Summary of the Article
“Lean production in a changing competitive world: a Japanese perspective” by Hiroshi Katayama
The concept of lean production gained popularity in the 1990s due to emergence of machines that could easily replace human labor in a more efficient and effective manner at reduced costs to the firm. The Japanese firms realized that they needed strategies that would either replace or improve some of the existing principles such as Just-in-Time, Total Quality Management, and Total Productive Maintenance. Lean production involves using fewer resources to produce high quality products as a way of increasing their competitiveness in the market.
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It meant replacing human capital with machines, eliminating processes within production department that were unnecessary, and maintaining a highly efficient workforce. The aim of this concept was to improve efficiency in production, improve quality of the products, and to lower unit cost of presenting a product to the market to enable the firm set competitive prices. This concept was influenced by external and internal environmental factors such as market competition and increasingly demanding employees. The case studies presented in this article confirm that lean production helps in improving efficiency and lowering cost of production.
Learning points of the articles related to operation management
The following are some of the important learning points of the article in relation to operation management.
- It is important for a firm to identify areas of weaknesses and redundancies in its operations and eliminate them as a way of improving efficiency.
- Lean production entails maintaining a small but highly efficient workforce.
- Replacing human resource with machines may not necessarily mean lean production.
- All the stakeholders should be involved when a firm is moving towards lean production to enhance smooth transition.
Critical Analysis of the Article
This article focuses on lean production as a new concept emerging in Japan in the face of a changing competitive business environment. It points out correctly that Japan is one of the countries that have emerged with some of the best production concepts making their products more competitive in the global market. Total Quality Management and Just-in-Time concepts had massive impact in the field of operations management. They pointed out at weaknesses that exist in the operations management at that time, and ways in which they could be addressed to improve efficiency and lower the cost. This new concept of lean production also focused on lowering cost of production and improving quality using small but efficient resources.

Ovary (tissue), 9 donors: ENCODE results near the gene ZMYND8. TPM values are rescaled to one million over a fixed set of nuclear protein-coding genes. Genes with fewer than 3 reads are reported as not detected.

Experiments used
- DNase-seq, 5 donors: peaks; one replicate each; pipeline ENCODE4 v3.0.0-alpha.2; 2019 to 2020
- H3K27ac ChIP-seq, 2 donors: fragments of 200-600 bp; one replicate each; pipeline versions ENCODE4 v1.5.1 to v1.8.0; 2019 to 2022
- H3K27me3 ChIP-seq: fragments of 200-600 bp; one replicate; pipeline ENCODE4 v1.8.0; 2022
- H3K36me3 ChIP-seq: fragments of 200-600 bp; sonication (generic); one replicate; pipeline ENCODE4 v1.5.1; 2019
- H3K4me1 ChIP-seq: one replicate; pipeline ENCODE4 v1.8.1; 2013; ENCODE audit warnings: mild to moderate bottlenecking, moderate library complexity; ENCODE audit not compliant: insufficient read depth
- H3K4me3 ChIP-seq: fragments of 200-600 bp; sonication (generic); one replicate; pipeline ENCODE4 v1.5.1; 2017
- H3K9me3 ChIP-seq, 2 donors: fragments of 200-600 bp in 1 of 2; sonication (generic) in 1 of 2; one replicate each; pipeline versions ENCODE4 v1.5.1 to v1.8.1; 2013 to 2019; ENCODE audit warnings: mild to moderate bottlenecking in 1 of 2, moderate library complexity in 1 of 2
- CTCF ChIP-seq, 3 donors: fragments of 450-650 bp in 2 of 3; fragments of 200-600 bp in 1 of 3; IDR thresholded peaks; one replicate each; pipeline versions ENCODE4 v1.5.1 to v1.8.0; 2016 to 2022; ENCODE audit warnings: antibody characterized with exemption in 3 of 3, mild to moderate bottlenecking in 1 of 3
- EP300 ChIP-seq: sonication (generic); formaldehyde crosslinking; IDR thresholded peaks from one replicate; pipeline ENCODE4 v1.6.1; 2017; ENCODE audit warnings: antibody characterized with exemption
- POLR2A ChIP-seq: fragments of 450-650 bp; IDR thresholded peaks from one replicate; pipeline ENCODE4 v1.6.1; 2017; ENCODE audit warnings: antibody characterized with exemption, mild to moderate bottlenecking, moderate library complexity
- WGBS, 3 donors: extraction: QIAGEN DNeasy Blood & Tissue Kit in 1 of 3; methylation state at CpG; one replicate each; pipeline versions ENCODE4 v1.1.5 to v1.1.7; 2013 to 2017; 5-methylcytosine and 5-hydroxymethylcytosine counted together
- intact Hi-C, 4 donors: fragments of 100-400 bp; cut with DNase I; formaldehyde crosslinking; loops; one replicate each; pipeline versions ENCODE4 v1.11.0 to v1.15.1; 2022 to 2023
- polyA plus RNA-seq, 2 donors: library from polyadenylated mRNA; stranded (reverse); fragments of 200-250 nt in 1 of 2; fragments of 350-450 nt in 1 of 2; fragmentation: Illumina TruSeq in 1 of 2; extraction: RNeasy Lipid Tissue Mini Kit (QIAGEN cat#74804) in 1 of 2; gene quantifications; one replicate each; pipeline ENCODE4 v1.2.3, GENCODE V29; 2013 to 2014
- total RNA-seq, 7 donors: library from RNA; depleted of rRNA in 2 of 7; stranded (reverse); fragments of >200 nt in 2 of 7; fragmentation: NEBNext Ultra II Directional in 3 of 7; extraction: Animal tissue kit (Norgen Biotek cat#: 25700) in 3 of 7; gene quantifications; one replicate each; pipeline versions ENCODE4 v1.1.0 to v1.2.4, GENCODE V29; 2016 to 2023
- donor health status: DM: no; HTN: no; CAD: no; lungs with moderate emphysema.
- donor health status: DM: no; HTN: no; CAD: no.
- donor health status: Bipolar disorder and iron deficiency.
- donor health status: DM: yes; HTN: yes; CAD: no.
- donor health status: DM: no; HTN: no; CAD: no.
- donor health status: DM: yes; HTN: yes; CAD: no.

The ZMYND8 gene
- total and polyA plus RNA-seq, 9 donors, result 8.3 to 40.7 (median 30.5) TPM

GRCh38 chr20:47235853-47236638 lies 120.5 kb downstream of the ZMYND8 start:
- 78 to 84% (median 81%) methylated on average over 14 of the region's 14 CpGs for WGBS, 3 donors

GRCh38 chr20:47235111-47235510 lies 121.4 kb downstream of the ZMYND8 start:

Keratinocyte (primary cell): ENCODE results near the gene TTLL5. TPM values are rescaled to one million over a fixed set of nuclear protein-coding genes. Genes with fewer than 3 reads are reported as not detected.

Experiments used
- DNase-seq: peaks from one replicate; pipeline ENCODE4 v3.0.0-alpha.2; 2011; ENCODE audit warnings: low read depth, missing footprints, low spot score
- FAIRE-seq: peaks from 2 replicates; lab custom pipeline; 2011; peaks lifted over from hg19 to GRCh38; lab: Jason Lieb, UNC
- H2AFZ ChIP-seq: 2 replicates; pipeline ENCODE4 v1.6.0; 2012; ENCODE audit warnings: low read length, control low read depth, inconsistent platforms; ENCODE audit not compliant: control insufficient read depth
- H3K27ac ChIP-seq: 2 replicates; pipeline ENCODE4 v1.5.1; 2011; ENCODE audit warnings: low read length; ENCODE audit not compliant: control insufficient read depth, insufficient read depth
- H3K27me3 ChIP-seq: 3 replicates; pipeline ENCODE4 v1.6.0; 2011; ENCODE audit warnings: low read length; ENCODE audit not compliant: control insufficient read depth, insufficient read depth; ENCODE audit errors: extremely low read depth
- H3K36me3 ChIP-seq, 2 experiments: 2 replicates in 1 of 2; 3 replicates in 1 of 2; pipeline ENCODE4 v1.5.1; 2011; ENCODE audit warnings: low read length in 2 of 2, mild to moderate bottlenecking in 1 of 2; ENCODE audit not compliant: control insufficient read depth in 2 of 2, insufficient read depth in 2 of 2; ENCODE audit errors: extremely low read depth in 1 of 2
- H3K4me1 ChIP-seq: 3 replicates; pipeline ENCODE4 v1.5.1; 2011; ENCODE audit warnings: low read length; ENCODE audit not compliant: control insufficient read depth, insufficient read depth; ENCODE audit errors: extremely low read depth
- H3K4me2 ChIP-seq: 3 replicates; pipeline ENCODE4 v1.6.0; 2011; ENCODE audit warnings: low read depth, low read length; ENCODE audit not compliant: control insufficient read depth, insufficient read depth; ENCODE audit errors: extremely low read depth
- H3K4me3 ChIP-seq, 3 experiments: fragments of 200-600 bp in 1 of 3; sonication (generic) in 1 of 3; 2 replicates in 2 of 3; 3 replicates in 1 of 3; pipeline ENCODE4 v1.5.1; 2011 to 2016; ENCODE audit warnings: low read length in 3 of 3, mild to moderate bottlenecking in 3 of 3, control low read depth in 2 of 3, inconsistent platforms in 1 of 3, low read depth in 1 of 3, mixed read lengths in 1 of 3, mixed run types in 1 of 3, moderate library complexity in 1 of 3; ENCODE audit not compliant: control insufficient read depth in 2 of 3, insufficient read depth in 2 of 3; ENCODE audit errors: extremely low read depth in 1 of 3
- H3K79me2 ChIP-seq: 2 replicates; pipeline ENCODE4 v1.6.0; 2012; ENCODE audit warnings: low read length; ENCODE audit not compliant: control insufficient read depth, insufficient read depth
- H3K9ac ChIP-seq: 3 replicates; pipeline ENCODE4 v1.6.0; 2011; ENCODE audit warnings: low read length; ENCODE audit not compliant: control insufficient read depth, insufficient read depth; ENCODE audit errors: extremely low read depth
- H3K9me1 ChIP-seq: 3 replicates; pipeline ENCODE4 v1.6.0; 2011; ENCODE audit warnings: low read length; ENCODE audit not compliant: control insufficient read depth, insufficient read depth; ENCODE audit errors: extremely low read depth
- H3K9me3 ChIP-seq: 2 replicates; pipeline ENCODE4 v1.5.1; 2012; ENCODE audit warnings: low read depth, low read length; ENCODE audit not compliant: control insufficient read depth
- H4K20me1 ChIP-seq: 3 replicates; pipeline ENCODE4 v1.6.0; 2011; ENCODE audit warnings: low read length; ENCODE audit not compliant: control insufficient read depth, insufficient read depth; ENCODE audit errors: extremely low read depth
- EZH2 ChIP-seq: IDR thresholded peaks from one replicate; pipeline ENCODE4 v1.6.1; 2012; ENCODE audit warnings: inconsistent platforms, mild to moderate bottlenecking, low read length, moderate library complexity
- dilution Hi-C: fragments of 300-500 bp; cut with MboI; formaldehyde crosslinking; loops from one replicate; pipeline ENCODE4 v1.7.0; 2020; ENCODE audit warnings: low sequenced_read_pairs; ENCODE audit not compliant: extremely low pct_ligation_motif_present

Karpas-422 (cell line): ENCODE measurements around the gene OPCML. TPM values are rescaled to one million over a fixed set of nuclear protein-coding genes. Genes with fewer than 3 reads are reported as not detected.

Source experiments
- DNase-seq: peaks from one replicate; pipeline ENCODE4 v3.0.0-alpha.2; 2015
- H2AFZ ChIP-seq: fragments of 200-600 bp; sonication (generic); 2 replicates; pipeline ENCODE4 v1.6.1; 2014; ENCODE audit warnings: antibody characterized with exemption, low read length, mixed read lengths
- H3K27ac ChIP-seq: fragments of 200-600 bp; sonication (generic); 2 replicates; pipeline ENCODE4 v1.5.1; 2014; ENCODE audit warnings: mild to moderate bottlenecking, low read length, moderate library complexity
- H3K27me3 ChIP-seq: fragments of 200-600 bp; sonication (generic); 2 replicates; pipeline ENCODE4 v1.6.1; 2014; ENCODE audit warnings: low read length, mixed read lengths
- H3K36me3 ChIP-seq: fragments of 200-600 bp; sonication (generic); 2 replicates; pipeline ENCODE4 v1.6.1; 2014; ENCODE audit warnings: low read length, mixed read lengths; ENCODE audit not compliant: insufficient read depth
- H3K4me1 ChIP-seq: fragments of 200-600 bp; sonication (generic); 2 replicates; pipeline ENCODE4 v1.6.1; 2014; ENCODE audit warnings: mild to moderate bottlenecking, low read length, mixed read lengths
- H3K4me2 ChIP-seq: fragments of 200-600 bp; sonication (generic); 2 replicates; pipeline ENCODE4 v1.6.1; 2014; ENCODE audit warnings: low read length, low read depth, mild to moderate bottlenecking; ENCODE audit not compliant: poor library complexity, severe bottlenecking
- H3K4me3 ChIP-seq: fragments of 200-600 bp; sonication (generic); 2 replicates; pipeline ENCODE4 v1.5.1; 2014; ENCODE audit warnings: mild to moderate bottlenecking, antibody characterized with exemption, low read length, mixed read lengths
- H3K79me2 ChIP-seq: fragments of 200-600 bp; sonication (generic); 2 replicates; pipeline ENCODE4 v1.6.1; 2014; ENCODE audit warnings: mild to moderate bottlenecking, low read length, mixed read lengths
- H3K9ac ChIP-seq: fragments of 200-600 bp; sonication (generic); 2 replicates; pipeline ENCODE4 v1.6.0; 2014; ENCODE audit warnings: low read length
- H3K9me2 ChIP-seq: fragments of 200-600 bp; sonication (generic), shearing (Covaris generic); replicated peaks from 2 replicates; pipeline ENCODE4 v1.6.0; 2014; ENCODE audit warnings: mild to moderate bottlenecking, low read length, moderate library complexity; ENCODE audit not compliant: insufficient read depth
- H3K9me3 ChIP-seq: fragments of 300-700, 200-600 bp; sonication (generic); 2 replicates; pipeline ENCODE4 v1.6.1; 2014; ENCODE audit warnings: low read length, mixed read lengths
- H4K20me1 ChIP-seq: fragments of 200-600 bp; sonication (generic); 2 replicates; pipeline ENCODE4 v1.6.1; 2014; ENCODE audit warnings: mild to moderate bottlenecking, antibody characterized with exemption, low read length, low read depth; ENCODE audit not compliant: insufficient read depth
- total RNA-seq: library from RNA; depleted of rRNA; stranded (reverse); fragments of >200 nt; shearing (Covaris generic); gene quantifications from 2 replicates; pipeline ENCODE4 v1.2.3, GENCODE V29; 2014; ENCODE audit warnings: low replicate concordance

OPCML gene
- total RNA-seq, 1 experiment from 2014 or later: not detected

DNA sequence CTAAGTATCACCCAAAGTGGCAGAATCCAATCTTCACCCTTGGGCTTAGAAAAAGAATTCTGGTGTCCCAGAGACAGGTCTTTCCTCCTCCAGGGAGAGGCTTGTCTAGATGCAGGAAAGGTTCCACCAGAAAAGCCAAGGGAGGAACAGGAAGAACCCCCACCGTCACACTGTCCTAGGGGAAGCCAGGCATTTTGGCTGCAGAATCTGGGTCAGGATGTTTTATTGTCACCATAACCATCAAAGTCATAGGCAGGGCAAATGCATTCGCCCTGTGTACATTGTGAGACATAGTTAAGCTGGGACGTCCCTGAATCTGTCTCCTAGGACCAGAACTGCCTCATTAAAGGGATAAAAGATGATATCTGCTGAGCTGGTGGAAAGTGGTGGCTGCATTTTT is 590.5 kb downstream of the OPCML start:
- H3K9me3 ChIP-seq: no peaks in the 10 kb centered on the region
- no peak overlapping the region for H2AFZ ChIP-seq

According to Johnston, Clark and Shulver (2012), it is important for a researcher to be comprehensive when reviewing a concept that is used globally. It means that there should be a deliberate attempt to compare how the concept is used in different countries and its successful rates in those countries. This article has comprehensively looked at how lean production has helped a number of Japan’s companies to excel in the global market more than companies from Europe and North America. It gives an example of Toyota, one of the most successful Japanese companies in the global motor industry. Toyota was considered a small company in the car manufacturing industry compared to global giants such as Ford, General Motors, and German’s car makers such as Mercedes Benz.
However, its emphasis on efficient production strategies enabled it to gain massive success in the market, making it one of the most successful car manufacturers in the current market. Dennis (2007) says that it is necessary to give clear examples when explaining a concept to enable the audience to comprehend the information in practical contexts. This article has done exactly that. After explaining the concept and stating how firms are using it to their advantage, the article has given a series of examples to help its readers to understand how it is always put into practice. The examples are very elaborate in comparing the past operation performance before the implementation and the present state after the implementation. This way, the impact of the concept becomes very clear to the readers.
It is important to note that the article has some weaknesses which are worth noting. The main weakness is that it has overemphasized on how this concept has been relevant in Japanese context. It would be more appropriate to bring out concrete comparison between how the concept worked with Japan and how it worked in other parts of the world. All the examples provided are also based in Japan. It would be more appealing if one example focused on success story in Japan while the other example explained inefficiency in a different region.
Implementation and Practical Points
According to Mantel, Meredith, Shafer and Sutton (2010), lean production has gained massive popularity in operations management and many firms have embraced it. When implementing this concept, there are practical factors that should be taken into consideration. The first one is that the process of replacing human resource with machine is not a guarantee that there will be a success. Emphasis must be laid on efficiency and cost reduction. The management must also try to involve all the stakeholders when planning to implement the concept. This approach, Black (2008) advises, will help in reducing resistance.
Black, J. R. (2008). Lean production: Implementing a world-class system. New York: Industrial Press.
Dennis, P. (2007). Lean production simplified: A plain language guide to the world’s most powerful production system. New York: Productivity Press.
Johnston, R., Clark, G., & Shulver, M. (2012). Service Operations Management: Improving Service Delivery. Upper Saddle River: Prentice Hall.
Mantel, S., Meredith, J., Shafer, J., & Sutton, M. (2010). Operations Management in Practice. Hoboken: Wiley